Global warming and climate change have been on the news agenda for some years. 2016 was the hottest year on record globally for the third time in a row. It's been the subject of debate, denial, commitments and campaigning. I'm personally a climate change believer, it's a vital subject that continues to demand our attention and action. But there's another environmental issue that needs to be elevated onto the world's agenda in just as big a way. And that's the impact that humankind is having on our oceans.
The ocean is drowning in plastic waste. The average UK household uses one rubbish truck's worth of single use plastics a year; and every minute the equivalent amount is dumped into our oceans. And on a world-wide scale, according to the Ellen MacArthur Foundation, by 2050 there could be more plastic in our seas than fish. Chilling.
Almost all the gadgets and widgets on which modern life depends have plastic in them. Most have longevity or can be easily recycled. Where the immediate concern lies is in the continued use of single use plastics; packaging, drink containers, cutlery, straws and plastic drinks bottles. Unfortunately less than half of these are recycled today and much of the rest ends up in the ocean. And that's having a shocking impact on marine life. It's not one of those far away problems. It's on our own shores, today.
At the end of its useful life, eight million tonnes of single use plastic each year is ending up in our oceans, disrupting the ecosystem. It doesn't break down. Experts tell us that 90% of the world's seabirds have plastics in their stomachs while turtles and mammals such as whales and dolphins regularly die after being trapped in plastic fishing nets.
If that wasn't shocking enough, it affects us too. A Sky News investigation airing today shows that 90 pieces of micro plastic are present in an average portion of mussels. If you are a frequent shellfish eater, up to 11,000 pieces of micro plastic will end up in your body per year.
We simply don't know how that will impact our long term health once it enters purifying organs; the liver and kidneys. Or how it affects our health in general.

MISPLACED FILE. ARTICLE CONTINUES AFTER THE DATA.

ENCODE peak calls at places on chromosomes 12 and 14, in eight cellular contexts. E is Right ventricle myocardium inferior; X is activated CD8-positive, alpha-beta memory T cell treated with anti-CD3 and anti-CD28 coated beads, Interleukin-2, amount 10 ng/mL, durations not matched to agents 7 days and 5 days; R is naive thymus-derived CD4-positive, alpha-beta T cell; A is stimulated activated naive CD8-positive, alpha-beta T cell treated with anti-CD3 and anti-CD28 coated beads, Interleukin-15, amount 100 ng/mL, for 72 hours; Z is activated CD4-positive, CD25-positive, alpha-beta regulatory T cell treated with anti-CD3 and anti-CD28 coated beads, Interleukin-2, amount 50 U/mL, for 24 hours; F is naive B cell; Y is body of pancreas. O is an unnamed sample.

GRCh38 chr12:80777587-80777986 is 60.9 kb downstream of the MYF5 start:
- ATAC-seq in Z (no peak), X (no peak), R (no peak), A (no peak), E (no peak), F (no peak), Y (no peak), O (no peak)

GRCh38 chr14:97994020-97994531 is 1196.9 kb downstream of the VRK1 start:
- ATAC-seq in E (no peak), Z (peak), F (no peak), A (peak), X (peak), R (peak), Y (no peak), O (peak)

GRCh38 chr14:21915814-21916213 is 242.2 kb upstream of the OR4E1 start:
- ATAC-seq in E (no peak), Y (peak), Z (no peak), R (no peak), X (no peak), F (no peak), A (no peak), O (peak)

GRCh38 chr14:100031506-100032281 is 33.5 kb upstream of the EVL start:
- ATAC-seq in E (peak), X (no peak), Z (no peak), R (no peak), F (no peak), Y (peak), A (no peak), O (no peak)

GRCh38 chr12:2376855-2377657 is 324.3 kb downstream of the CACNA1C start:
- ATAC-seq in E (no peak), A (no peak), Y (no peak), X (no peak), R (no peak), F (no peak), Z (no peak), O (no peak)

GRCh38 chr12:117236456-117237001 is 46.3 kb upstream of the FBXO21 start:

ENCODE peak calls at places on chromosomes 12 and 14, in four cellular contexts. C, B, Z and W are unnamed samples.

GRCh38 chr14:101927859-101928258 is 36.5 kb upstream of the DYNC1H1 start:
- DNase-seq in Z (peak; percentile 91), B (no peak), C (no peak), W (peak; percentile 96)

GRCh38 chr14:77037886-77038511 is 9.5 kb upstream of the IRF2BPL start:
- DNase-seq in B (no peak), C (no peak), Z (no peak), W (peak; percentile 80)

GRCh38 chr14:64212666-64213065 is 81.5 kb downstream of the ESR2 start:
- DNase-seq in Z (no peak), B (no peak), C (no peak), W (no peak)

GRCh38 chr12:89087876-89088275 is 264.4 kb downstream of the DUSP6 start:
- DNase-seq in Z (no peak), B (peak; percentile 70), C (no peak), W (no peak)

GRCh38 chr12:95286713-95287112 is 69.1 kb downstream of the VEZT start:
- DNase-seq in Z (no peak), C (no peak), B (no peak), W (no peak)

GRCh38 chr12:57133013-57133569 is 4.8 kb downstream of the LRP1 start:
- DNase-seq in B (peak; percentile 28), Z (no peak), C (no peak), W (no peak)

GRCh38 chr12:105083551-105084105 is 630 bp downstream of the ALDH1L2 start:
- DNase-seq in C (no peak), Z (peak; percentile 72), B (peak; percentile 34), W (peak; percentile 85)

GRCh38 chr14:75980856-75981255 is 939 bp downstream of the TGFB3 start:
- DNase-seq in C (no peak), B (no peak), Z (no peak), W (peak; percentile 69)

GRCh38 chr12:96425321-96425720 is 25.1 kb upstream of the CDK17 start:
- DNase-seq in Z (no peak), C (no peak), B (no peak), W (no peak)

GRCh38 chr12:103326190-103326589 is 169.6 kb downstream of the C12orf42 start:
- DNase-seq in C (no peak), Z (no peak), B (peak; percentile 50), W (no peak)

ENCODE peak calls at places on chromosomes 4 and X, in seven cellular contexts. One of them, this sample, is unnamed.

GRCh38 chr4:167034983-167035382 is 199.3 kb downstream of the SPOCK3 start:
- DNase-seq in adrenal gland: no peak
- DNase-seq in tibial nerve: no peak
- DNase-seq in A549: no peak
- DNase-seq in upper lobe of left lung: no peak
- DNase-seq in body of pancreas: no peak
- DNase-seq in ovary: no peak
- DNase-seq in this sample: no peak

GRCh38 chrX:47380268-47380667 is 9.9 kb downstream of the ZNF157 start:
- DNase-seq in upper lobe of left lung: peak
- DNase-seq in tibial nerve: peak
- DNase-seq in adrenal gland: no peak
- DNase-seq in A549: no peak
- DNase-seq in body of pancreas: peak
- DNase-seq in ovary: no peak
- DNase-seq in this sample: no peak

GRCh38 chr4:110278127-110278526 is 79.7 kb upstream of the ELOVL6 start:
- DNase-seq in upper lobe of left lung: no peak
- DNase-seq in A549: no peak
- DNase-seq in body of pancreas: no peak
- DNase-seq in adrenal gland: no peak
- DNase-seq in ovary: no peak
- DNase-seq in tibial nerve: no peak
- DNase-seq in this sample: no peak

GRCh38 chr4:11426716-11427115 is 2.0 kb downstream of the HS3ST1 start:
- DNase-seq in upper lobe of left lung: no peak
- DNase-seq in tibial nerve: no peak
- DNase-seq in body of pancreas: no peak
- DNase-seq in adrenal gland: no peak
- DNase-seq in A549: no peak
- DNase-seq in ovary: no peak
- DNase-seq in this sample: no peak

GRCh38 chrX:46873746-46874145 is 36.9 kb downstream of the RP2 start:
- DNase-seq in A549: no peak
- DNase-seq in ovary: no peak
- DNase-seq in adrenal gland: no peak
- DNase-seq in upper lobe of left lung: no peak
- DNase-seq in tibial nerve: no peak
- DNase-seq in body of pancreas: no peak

So, with all of this in front of us, Sky is launching Sky Ocean Rescue, to shine a light on a vital part of our environment. We know environmental issues are important to our customers and we know they expect us to use our voice to help make a change.
Our campaign is starting with two days of coverage on Sky News and TG24 in Italy - and we will continue to highlight this important issue. We will be broadcasting a documentary 'A Plastic Tide' to bring home just how bad the problem is. We will share information on how people can make a difference and are asking people to share their stories with us too.
And from today we will make a step-change as a business. We will use our voice to put a spotlight on the dangers to the health of our oceans, helping to drive change starting with our 30,000 employees across Sky, to our customers in the UK and Europe.
We're doing our bit at Sky too from looking at designing our products with less material to ensuring all our products are recycled. Removing all single-use plastics is a significant step we are looking to take - for anyone who is also trying to do this, you'll agree it's an eye opener just how much plastic we use. But we've made a good start by removing all plastic water bottles, plastic cups, straws, and our cutlery is now made from corn-starch. This is just the beginning of the changes we plan to make. But we are up for the challenge and will do more, including looking into our supply chain and the products we make.
Being socially and environmentally responsible is core to our business. We see it as critical to building for the long term. Our Sky Rainforest Rescue campaign, in partnership with WWF raised more than £9million over six-years and helped save one billion trees in the state of Acre, Brazil.
We know that change can happen when people come together to act . This is an issue that affects us all, and it's set to get worse if we don't act today. A lot has already begun thanks to the work of NGOs and others. We want to add our voice to make a difference.
Jeremy Darroch is the group chief executive, SkySuggest a correction